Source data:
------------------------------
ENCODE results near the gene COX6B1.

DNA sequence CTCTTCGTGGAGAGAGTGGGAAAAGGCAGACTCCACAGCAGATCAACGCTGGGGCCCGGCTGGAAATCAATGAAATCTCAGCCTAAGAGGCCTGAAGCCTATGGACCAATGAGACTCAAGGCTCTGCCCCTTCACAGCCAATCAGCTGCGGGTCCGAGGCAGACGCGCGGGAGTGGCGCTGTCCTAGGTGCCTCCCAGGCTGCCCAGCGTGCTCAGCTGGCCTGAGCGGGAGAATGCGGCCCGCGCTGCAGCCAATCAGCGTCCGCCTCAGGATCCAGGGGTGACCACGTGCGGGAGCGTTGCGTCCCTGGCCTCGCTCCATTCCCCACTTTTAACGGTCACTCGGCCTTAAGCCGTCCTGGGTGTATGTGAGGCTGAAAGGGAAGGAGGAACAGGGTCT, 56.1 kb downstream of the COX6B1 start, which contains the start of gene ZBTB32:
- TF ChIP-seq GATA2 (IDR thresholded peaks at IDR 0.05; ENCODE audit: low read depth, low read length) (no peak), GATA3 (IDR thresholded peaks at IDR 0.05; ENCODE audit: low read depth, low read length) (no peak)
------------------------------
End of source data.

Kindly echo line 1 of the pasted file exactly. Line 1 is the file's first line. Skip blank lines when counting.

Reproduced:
ENCODE results near the gene COX6B1.